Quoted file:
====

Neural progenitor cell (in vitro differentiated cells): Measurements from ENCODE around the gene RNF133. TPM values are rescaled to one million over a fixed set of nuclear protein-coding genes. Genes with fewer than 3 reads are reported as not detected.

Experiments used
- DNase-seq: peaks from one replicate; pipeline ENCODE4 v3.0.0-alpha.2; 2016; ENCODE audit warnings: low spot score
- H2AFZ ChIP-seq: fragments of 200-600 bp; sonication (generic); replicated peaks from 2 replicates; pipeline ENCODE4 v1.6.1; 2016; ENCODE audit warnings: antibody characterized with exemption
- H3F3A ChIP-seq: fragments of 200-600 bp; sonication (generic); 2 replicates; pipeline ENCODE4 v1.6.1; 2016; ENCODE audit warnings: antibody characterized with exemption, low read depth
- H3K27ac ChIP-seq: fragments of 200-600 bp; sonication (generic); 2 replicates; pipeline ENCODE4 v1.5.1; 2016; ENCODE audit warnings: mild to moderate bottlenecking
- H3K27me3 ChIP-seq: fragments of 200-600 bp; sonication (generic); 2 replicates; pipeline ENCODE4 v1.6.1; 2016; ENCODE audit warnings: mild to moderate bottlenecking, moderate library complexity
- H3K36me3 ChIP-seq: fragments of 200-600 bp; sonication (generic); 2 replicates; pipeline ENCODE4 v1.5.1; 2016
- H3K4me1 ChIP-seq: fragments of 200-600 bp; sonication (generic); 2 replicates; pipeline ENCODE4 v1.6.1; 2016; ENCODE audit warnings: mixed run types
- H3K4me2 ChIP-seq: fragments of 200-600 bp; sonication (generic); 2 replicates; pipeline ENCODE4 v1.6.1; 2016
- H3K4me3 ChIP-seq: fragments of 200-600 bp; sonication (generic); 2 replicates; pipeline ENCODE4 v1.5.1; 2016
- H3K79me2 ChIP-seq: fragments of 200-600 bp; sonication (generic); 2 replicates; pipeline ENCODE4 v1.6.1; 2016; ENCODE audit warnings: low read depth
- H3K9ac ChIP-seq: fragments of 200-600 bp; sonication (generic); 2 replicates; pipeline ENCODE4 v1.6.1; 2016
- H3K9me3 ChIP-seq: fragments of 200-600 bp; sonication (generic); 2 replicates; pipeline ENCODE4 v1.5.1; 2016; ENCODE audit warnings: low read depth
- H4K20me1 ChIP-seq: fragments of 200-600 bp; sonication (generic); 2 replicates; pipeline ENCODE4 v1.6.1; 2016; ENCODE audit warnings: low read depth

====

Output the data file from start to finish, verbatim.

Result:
Neural progenitor cell (in vitro differentiated cells): Measurements from ENCODE around the gene RNF133. TPM values are rescaled to one million over a fixed set of nuclear protein-coding genes. Genes with fewer than 3 reads are reported as not detected.

Experiments used
- DNase-seq: peaks from one replicate; pipeline ENCODE4 v3.0.0-alpha.2; 2016; ENCODE audit warnings: low spot score
- H2AFZ ChIP-seq: fragments of 200-600 bp; sonication (generic); replicated peaks from 2 replicates; pipeline ENCODE4 v1.6.1; 2016; ENCODE audit warnings: antibody characterized with exemption
- H3F3A ChIP-seq: fragments of 200-600 bp; sonication (generic); 2 replicates; pipeline ENCODE4 v1.6.1; 2016; ENCODE audit warnings: antibody characterized with exemption, low read depth
- H3K27ac ChIP-seq: fragments of 200-600 bp; sonication (generic); 2 replicates; pipeline ENCODE4 v1.5.1; 2016; ENCODE audit warnings: mild to moderate bottlenecking
- H3K27me3 ChIP-seq: fragments of 200-600 bp; sonication (generic); 2 replicates; pipeline ENCODE4 v1.6.1; 2016; ENCODE audit warnings: mild to moderate bottlenecking, moderate library complexity
- H3K36me3 ChIP-seq: fragments of 200-600 bp; sonication (generic); 2 replicates; pipeline ENCODE4 v1.5.1; 2016
- H3K4me1 ChIP-seq: fragments of 200-600 bp; sonication (generic); 2 replicates; pipeline ENCODE4 v1.6.1; 2016; ENCODE audit warnings: mixed run types
- H3K4me2 ChIP-seq: fragments of 200-600 bp; sonication (generic); 2 replicates; pipeline ENCODE4 v1.6.1; 2016
- H3K4me3 ChIP-seq: fragments of 200-600 bp; sonication (generic); 2 replicates; pipeline ENCODE4 v1.5.1; 2016
- H3K79me2 ChIP-seq: fragments of 200-600 bp; sonication (generic); 2 replicates; pipeline ENCODE4 v1.6.1; 2016; ENCODE audit warnings: low read depth
- H3K9ac ChIP-seq: fragments of 200-600 bp; sonication (generic); 2 replicates; pipeline ENCODE4 v1.6.1; 2016
- H3K9me3 ChIP-seq: fragments of 200-600 bp; sonication (generic); 2 replicates; pipeline ENCODE4 v1.5.1; 2016; ENCODE audit warnings: low read depth
- H4K20me1 ChIP-seq: fragments of 200-600 bp; sonication (generic); 2 replicates; pipeline ENCODE4 v1.6.1; 2016; ENCODE audit warnings: low read depth